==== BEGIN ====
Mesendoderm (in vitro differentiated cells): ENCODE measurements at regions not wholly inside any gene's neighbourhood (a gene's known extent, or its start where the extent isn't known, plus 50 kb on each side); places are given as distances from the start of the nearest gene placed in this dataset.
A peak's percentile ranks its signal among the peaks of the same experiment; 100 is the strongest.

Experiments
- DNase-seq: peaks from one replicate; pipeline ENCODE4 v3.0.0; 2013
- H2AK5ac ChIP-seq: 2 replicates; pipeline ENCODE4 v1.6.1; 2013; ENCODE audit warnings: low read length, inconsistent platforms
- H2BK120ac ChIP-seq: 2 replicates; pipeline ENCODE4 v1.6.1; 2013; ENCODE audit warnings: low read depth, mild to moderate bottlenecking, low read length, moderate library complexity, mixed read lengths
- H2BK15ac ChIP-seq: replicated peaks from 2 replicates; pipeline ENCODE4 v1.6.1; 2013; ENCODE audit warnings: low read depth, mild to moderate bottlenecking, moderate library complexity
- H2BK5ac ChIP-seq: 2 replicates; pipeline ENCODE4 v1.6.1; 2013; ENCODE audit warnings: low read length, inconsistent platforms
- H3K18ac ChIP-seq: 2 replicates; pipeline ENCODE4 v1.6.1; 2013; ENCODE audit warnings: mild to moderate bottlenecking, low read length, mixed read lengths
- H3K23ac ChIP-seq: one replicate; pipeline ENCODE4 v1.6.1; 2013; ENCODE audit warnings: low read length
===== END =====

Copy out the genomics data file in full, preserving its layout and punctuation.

Mesendoderm (in vitro differentiated cells): ENCODE measurements at regions not wholly inside any gene's neighbourhood (a gene's known extent, or its start where the extent isn't known, plus 50 kb on each side); places are given as distances from the start of the nearest gene placed in this dataset.
A peak's percentile ranks its signal among the peaks of the same experiment; 100 is the strongest.

Experiments
- DNase-seq: peaks from one replicate; pipeline ENCODE4 v3.0.0; 2013
- H2AK5ac ChIP-seq: 2 replicates; pipeline ENCODE4 v1.6.1; 2013; ENCODE audit warnings: low read length, inconsistent platforms
- H2BK120ac ChIP-seq: 2 replicates; pipeline ENCODE4 v1.6.1; 2013; ENCODE audit warnings: low read depth, mild to moderate bottlenecking, low read length, moderate library complexity, mixed read lengths
- H2BK15ac ChIP-seq: replicated peaks from 2 replicates; pipeline ENCODE4 v1.6.1; 2013; ENCODE audit warnings: low read depth, mild to moderate bottlenecking, moderate library complexity
- H2BK5ac ChIP-seq: 2 replicates; pipeline ENCODE4 v1.6.1; 2013; ENCODE audit warnings: low read length, inconsistent platforms
- H3K18ac ChIP-seq: 2 replicates; pipeline ENCODE4 v1.6.1; 2013; ENCODE audit warnings: mild to moderate bottlenecking, low read length, mixed read lengths
- H3K23ac ChIP-seq: one replicate; pipeline ENCODE4 v1.6.1; 2013; ENCODE audit warnings: low read length